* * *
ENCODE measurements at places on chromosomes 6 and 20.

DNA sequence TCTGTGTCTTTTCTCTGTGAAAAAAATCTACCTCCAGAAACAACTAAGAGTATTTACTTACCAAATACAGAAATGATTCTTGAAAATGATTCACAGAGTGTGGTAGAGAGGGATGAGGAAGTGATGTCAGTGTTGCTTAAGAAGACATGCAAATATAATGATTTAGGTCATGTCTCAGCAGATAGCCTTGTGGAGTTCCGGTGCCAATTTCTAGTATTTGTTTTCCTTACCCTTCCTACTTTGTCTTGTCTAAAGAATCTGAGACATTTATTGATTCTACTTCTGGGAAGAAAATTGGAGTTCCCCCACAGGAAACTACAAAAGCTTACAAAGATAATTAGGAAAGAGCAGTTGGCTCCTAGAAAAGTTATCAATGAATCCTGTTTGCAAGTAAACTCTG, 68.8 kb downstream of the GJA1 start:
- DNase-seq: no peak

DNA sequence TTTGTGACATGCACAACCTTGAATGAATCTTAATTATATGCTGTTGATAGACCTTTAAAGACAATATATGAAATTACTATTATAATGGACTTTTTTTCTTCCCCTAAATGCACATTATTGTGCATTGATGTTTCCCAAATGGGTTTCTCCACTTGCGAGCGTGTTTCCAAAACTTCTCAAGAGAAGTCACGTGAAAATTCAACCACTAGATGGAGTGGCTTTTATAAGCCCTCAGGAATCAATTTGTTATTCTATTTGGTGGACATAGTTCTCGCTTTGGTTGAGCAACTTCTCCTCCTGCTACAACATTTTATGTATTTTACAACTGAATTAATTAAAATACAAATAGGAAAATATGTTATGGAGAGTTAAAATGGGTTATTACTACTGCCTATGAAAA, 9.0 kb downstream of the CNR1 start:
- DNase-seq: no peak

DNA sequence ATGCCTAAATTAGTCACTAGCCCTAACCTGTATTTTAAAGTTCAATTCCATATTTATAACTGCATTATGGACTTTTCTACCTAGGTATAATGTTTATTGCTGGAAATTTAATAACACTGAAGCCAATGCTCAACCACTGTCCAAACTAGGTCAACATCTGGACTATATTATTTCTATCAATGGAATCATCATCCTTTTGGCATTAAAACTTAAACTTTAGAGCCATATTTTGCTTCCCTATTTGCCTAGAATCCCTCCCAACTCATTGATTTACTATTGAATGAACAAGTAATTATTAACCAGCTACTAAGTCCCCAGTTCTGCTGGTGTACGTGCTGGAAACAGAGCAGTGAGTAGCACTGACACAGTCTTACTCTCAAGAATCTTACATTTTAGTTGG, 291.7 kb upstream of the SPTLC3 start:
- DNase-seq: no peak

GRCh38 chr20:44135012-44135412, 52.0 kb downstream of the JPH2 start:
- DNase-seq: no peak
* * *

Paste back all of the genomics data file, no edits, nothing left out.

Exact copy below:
ENCODE measurements at places on chromosomes 6 and 20.

DNA sequence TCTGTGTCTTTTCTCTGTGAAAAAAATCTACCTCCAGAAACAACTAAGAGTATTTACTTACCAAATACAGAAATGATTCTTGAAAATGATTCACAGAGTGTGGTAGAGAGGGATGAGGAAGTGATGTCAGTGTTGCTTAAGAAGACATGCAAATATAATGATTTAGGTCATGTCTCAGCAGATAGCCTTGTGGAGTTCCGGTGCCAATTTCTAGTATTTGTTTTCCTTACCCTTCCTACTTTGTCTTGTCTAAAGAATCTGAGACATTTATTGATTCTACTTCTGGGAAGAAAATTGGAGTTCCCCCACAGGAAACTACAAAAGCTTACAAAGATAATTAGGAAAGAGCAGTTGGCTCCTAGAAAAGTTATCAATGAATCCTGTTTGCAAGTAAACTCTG, 68.8 kb downstream of the GJA1 start:
- DNase-seq: no peak

DNA sequence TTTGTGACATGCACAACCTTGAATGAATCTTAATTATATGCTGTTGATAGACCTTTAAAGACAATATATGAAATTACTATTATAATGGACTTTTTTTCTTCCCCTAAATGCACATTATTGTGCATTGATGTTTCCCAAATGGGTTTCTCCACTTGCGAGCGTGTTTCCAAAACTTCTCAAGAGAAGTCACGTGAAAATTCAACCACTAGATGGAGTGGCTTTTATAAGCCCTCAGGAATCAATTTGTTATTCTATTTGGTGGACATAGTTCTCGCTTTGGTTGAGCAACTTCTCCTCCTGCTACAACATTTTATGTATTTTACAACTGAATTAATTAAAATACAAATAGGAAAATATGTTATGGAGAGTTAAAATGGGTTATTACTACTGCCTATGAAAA, 9.0 kb downstream of the CNR1 start:
- DNase-seq: no peak

DNA sequence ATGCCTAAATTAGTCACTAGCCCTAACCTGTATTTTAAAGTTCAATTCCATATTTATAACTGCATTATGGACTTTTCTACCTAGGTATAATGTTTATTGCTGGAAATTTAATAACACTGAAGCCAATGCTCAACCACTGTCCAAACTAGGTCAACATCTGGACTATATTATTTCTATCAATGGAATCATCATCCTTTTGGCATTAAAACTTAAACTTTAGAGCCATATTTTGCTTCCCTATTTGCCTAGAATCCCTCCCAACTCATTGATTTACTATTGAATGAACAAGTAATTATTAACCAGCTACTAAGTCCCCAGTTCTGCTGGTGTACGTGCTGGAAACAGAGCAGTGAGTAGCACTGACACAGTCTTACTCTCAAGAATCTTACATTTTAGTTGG, 291.7 kb upstream of the SPTLC3 start:
- DNase-seq: no peak

GRCh38 chr20:44135012-44135412, 52.0 kb downstream of the JPH2 start:
- DNase-seq: no peak